For products containing two or more ingredients, different ingredients may degrade at different rates so reliance cannot necessarily be placed on one single ingredient or constituent; instead multiple assays may be needed. For such products, a single accelerated study may only be able to give a rough approximation of the shelf-life and should be accompanied by real-time studies and/or other data whenever possible. Other data can consist of real-time experience on similar products or other information on the stability of the ingredients and constituents. In other words, undue reliance should not be placed on an accelerated study alone.

2. Objectives of Stability Testing
Stability studies can be carried out for two purposes:

  1. To estimate the chemical and physical stability of the product and to ensure that the claimed levels of ingredients are retained during the intended shelf-life of the product.
  2. To confirm packaging protection and integrity. This is to ensure that the packaging is suitable for the product for the intended shelf-life and that it is not permeable to oxygen, moisture and ultra-violet light.

These objectives are inter-related as any deficiencies in packaging integrity can have a detrimental effect on the product stability. A product can be more stable in one package than in another.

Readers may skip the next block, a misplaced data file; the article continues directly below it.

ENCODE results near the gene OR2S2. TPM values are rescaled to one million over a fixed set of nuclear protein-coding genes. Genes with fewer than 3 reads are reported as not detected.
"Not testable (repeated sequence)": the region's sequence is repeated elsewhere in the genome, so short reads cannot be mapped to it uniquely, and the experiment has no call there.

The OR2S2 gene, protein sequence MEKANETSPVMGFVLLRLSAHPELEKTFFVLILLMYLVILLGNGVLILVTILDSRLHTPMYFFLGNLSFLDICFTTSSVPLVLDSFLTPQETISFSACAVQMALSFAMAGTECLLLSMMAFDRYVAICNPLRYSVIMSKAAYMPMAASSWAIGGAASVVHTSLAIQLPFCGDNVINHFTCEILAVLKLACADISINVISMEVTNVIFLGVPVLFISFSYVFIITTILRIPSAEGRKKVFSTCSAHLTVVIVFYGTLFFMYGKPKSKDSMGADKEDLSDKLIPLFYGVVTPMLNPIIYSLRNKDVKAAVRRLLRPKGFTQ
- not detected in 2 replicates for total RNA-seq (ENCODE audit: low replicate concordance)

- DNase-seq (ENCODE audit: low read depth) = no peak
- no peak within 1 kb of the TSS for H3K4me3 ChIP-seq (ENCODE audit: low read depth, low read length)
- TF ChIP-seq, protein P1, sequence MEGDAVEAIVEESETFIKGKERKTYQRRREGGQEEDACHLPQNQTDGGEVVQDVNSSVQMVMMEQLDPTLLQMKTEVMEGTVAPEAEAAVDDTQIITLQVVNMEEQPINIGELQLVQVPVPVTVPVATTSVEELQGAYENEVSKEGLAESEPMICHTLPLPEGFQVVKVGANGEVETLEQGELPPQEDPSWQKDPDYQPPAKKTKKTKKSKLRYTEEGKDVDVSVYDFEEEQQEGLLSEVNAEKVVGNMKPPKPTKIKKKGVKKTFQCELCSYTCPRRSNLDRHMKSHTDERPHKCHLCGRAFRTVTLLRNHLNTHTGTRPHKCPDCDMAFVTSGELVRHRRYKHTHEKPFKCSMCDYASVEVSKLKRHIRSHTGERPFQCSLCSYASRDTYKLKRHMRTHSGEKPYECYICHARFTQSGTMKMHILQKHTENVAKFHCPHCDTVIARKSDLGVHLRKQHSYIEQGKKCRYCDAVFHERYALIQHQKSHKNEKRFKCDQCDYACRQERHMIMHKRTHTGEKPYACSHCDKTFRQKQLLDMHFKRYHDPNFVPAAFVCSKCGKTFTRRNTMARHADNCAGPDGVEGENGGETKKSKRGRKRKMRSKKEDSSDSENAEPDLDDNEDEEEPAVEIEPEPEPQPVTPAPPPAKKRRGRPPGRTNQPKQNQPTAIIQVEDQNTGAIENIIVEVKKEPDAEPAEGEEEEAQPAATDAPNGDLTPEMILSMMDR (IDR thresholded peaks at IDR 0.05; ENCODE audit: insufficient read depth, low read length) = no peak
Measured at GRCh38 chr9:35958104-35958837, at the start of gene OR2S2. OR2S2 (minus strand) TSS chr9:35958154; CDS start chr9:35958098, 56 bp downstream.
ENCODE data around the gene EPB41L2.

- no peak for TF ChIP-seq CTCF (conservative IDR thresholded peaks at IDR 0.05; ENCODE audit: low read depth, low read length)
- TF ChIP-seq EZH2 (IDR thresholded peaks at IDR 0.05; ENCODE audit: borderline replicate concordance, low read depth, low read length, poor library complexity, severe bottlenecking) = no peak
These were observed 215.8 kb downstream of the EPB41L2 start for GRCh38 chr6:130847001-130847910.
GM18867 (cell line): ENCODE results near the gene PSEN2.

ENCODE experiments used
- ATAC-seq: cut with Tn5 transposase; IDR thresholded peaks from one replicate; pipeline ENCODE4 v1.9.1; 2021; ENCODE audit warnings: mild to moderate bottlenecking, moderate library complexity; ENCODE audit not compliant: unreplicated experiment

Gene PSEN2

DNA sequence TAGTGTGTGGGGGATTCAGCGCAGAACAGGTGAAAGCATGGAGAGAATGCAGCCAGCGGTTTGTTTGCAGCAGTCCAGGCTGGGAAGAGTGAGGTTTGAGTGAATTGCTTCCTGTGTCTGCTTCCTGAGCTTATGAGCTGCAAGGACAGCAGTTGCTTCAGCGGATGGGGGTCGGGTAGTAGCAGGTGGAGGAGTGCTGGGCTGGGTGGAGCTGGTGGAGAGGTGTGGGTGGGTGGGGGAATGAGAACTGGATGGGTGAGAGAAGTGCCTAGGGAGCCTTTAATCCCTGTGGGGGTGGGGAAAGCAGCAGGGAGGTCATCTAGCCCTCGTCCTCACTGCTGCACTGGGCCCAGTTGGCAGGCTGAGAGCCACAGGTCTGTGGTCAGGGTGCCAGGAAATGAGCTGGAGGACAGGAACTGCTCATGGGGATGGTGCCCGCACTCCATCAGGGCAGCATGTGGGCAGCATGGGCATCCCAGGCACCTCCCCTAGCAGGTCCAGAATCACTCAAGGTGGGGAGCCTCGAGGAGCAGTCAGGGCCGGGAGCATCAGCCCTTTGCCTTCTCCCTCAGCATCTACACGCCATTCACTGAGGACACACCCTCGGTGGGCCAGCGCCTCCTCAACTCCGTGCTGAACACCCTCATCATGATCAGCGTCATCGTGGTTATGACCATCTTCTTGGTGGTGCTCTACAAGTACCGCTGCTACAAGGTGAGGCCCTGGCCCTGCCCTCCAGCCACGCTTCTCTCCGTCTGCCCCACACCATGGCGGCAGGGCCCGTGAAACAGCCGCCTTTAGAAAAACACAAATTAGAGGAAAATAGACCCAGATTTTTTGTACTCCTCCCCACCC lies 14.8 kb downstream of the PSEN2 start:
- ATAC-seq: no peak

It is recommended that consideration is given to the suitability of the packaging before a product stability study is undertaken.

3. Regulatory Approaches to Stability
In most countries across the world where the labelling of a shelf-life date for supplements is required by law there is either a specific or implied requirement for stability data. In the countries or regions where supplements are legally defined as foods (for example, USA, European Union), the requirement for stability data on a product can be implied in legislation or regulation but is not always specified. However, use of a shelf-life date, whether voluntary or required, should be based on data that supports and justifies the chosen date. This will not only ensure the accuracy of the shelf-life date, but will provide the manufacturer with reasonable justification to demonstrate to regulatory authorities that there is sound reasoning behind the determination of the shelf-life of the product. The evidence for the justification can be based on:

  1. data from an appropriate stability study on the specific product;
  2. extrapolation of data from stability studies on similar products (similar products are those with similar matrices and containing the same or very similar combinations of ingredients);
  3. bibliographical references from scientific literature relating to the stability of the ingredients;
  4. combinations of the above.

Flexibility is needed when determining the shelf-life for products containing two or more ingredients, so that all available and relevant data can be used to indicate the stability of such products.